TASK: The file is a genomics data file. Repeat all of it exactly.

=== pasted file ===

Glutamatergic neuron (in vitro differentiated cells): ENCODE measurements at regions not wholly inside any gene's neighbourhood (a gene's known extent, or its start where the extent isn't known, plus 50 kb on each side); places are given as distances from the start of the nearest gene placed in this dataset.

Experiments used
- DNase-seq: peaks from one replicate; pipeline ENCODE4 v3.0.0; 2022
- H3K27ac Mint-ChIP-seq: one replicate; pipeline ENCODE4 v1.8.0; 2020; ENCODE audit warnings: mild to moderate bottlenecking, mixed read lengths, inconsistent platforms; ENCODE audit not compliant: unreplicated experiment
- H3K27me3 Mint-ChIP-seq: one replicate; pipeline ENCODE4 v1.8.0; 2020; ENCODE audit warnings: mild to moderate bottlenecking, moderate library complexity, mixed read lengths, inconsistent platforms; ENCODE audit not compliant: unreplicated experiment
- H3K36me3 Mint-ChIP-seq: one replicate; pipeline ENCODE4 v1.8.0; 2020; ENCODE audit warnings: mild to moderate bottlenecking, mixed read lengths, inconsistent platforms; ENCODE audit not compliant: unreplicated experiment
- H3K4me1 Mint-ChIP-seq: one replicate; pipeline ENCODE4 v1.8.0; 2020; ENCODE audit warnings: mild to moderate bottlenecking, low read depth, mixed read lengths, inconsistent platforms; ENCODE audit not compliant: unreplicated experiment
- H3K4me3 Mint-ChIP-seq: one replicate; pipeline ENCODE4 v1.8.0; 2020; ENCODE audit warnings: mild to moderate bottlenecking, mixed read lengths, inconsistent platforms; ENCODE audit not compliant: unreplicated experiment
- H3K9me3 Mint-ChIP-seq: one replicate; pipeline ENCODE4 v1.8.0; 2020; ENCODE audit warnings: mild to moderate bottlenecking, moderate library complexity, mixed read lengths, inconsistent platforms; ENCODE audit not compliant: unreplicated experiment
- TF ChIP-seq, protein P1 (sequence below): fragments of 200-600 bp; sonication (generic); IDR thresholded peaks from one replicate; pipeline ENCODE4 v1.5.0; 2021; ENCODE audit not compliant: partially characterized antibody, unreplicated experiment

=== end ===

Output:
Glutamatergic neuron (in vitro differentiated cells): ENCODE measurements at regions not wholly inside any gene's neighbourhood (a gene's known extent, or its start where the extent isn't known, plus 50 kb on each side); places are given as distances from the start of the nearest gene placed in this dataset.

Experiments used
- DNase-seq: peaks from one replicate; pipeline ENCODE4 v3.0.0; 2022
- H3K27ac Mint-ChIP-seq: one replicate; pipeline ENCODE4 v1.8.0; 2020; ENCODE audit warnings: mild to moderate bottlenecking, mixed read lengths, inconsistent platforms; ENCODE audit not compliant: unreplicated experiment
- H3K27me3 Mint-ChIP-seq: one replicate; pipeline ENCODE4 v1.8.0; 2020; ENCODE audit warnings: mild to moderate bottlenecking, moderate library complexity, mixed read lengths, inconsistent platforms; ENCODE audit not compliant: unreplicated experiment
- H3K36me3 Mint-ChIP-seq: one replicate; pipeline ENCODE4 v1.8.0; 2020; ENCODE audit warnings: mild to moderate bottlenecking, mixed read lengths, inconsistent platforms; ENCODE audit not compliant: unreplicated experiment
- H3K4me1 Mint-ChIP-seq: one replicate; pipeline ENCODE4 v1.8.0; 2020; ENCODE audit warnings: mild to moderate bottlenecking, low read depth, mixed read lengths, inconsistent platforms; ENCODE audit not compliant: unreplicated experiment
- H3K4me3 Mint-ChIP-seq: one replicate; pipeline ENCODE4 v1.8.0; 2020; ENCODE audit warnings: mild to moderate bottlenecking, mixed read lengths, inconsistent platforms; ENCODE audit not compliant: unreplicated experiment
- H3K9me3 Mint-ChIP-seq: one replicate; pipeline ENCODE4 v1.8.0; 2020; ENCODE audit warnings: mild to moderate bottlenecking, moderate library complexity, mixed read lengths, inconsistent platforms; ENCODE audit not compliant: unreplicated experiment
- TF ChIP-seq, protein P1 (sequence below): fragments of 200-600 bp; sonication (generic); IDR thresholded peaks from one replicate; pipeline ENCODE4 v1.5.0; 2021; ENCODE audit not compliant: partially characterized antibody, unreplicated experiment